A national research team, led by University of Connecticut engineering professor Sanguthevar Rajasekaran, is developing a new generation of exact algorithms that will help biologists locate patterns in human proteins and DNA. The work could eventually lead to new medicines to help fight disease.
The research is supported by a $1.5 million, four-year grant from the National Institutes of Health that will allow the scientists to develop novel algorithms that can be used to analyze genomes for complex, biologically-relevant patterns called motifs.
Genetic analysis and other approaches have identified many mutations, often found in protein coding regions, that are associated with inherited human disease, says Rajasekaran, principal investigator for the grant. If we can identify a drug that interferes with the protein containing the mutation, we can devise effective treatments. Analysis of protein and DNA sequences is an important approach for predicting protein function, and therefore an important part of the pipeline in drug discovery.
Rajasekaran, UTC Chair Professor in the Department of Computer Science and Engineering, is joined by Reda A. Ammar, professor and head of the computer science and engineering department, on the research team. Others involved in the initiative are Sartaj Sahni, a professor at the University of Florida, and Martin Schiller, an associate professor at the University of Nevada-Las Vegas.
Rajasekaran, who received his Ph.D. from Harvard, is considered an international expert in the field of applied algorithms. He holds nine U.S. patents, and in 2010 was inducted as a Fellow of the American Association for the Advancement of Science, an international non-profit organization dedicated to advancing science around the world.
Supercomputers and efficient algorithms have become crucial tools for biologists trying to sort through the vast amount of data generated by the Human Genome Project, in which researchers set out to identify the approximately 20,000 to 25,000 genes of the human genome and determine the sequences of the three billion chemical base pairs that make up human DNA.
Finding patterns in genomes that are repeated over many sequences and possibly over many species is one way of identifying potentially useful information. For instance, if a particular motif is found in a protein that is believed to repress a certain disease trait, and researchers go on to discover a mutation of that motif in individuals with the disease, then drugs can be developed that may be able to repress the disease in those individuals and help them lead healthier lives.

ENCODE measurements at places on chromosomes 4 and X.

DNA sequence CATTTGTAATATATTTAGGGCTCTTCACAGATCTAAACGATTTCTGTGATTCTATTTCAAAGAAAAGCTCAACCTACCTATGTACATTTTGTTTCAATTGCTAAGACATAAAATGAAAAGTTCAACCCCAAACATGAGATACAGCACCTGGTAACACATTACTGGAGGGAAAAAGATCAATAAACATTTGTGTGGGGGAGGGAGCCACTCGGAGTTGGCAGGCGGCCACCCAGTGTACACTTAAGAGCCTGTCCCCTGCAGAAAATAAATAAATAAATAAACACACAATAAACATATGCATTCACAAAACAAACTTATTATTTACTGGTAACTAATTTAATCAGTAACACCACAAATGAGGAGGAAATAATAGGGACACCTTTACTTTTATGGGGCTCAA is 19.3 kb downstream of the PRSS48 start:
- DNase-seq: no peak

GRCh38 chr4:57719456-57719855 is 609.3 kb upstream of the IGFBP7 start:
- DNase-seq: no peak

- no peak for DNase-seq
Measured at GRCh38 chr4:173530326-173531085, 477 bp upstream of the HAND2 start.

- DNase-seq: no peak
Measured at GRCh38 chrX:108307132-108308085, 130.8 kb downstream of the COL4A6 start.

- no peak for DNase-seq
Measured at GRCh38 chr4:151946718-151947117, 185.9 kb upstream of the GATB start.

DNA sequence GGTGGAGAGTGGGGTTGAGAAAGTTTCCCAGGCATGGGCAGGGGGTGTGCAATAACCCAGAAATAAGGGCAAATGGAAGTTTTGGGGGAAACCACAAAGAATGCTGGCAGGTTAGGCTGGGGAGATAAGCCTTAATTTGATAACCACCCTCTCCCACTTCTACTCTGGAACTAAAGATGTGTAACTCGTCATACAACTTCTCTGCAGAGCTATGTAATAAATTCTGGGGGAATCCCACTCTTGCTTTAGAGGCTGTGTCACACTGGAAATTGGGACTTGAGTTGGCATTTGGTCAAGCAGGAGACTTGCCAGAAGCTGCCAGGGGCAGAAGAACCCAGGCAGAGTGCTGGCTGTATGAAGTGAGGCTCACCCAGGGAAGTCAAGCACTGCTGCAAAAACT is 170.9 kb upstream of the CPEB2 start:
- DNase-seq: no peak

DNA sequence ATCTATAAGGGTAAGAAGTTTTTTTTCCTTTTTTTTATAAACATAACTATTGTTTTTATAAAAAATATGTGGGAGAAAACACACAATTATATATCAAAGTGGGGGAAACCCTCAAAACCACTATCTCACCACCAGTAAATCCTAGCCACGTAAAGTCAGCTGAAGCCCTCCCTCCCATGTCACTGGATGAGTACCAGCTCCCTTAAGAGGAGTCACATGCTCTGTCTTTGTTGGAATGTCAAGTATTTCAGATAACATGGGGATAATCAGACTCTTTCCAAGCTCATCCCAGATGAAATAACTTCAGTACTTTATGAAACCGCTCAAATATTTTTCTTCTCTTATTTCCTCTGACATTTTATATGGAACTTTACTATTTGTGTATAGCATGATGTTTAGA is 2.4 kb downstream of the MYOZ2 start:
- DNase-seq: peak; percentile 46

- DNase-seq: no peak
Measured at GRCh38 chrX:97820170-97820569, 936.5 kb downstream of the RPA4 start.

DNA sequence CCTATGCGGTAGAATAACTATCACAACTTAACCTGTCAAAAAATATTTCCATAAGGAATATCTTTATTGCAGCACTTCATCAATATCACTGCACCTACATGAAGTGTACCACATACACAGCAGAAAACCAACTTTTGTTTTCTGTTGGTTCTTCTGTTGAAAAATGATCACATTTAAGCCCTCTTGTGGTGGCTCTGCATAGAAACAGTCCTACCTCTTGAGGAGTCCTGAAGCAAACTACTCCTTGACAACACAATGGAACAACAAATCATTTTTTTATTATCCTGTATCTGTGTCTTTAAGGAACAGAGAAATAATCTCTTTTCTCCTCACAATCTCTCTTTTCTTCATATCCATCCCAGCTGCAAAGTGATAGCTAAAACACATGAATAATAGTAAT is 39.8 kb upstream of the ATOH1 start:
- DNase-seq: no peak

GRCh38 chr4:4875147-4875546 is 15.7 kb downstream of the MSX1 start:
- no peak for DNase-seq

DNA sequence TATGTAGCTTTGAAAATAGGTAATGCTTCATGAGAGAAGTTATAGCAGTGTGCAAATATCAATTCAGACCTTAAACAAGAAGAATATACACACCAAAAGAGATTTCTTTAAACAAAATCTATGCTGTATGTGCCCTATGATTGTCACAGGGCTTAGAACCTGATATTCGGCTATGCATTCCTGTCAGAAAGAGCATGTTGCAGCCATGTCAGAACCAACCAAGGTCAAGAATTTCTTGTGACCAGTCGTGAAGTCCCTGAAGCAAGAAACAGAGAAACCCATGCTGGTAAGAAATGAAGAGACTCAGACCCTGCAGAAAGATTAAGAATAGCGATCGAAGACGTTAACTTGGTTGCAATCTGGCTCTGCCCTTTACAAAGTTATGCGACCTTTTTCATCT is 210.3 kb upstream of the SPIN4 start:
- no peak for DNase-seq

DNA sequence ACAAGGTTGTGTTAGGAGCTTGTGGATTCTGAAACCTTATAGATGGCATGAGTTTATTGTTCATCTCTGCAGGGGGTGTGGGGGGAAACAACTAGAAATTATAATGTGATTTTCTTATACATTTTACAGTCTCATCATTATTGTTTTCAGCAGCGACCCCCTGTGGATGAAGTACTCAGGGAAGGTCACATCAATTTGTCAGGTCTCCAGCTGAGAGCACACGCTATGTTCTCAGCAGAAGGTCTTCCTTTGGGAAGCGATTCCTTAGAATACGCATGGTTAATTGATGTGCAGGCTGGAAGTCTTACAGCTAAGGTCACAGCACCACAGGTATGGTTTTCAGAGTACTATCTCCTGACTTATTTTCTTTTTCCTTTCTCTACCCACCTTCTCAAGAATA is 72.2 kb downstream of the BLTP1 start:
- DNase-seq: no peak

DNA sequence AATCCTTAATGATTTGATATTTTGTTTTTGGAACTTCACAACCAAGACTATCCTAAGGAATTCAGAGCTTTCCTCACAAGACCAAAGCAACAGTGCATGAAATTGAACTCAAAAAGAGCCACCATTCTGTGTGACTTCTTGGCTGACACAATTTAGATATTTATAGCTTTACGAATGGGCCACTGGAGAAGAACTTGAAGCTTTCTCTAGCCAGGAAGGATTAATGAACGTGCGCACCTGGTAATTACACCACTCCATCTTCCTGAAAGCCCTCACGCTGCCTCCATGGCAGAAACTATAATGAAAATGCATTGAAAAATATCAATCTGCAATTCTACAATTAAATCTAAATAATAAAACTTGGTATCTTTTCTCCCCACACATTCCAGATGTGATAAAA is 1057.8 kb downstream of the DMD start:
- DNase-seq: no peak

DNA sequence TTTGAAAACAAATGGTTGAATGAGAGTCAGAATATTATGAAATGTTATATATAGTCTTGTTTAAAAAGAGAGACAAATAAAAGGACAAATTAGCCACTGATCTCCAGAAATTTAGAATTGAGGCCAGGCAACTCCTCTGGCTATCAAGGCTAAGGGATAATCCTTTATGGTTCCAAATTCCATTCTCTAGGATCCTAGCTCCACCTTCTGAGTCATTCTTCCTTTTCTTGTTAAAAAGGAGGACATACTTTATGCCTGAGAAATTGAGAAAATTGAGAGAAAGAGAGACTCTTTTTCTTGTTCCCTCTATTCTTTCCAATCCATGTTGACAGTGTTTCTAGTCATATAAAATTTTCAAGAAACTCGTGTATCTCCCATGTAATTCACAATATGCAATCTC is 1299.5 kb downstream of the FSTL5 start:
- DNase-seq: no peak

But existing algorithms used in this kind of research tend to be complicated and take up large amounts of computing time and memory, which can be problematic for research teams with limited resources. Using the currently best known algorithms, identifying motifs of length 27 can take more than a month on a regular PC, Rajasekaran says. Identifying motifs of length 31 or more can take more than 5 years. Biologists would benefit greatly from algorithms that can find these long and complex motifs quickly and reliably. The longer and more complex the identified motif, the greater its usefulness and the less likely that comparative matching will lead to false positives.
Our role is to make things faster and more efficient while running in real time, says Ammar. We are building tools that need to be friendly and easy to use for a non-technical person. In the past, biologists relied solely on experiments in the lab; now they can turn to the computer, which is faster and can give those results in just minutes.
As part of their earlier work in this area, members of the research team created a web tool called the Minimotif Miner to search for motifs. The tool is now used by biologists worldwide.
With the new grant, the team will develop a web-based system incorporating three variations of the problem: Planted Motif Search, Edit-distance Motif Search, and Simple Motif Search. Rajasekaran says the new algorithms will help biologists find highly reliable short strains of genomic sequences among the huge number of possible strains available. It is akin to directing scientists to key shelves in a library full of millions of books.
One can look at the entire genomic sequences of healthy individuals and compare them to those with cancer. There could be millions of differences, because those genomes are so huge, Rajasekaran says. Thats why we target mutations in motifs, because they are very fundamental and instrumental in protein-protein interactions.
Sahni, distinguished professor and chair of the computer and information science and engineering department at the University of Florida, is excited about developing sequential and parallel algorithms for motif search as a member of the team. He hopes the research will improve the well-being of society at large.
Schiller, a biologist and bioinformatician who was a co-developer of the Minimotif Miner system when he was an associate professor at the UConn Health Center from 2000 to 2009, likens the algorithm and motif research to scientists trying to understand hieroglyphics.
We have all this information that appears to us as symbols but we dont have the cipher key, the Rosetta Stone, says Schiller. Were trying to put things in some order to extract meaningful information. By doing a pattern search, we are pulling the rules of life out of the genome and finding out what it means.
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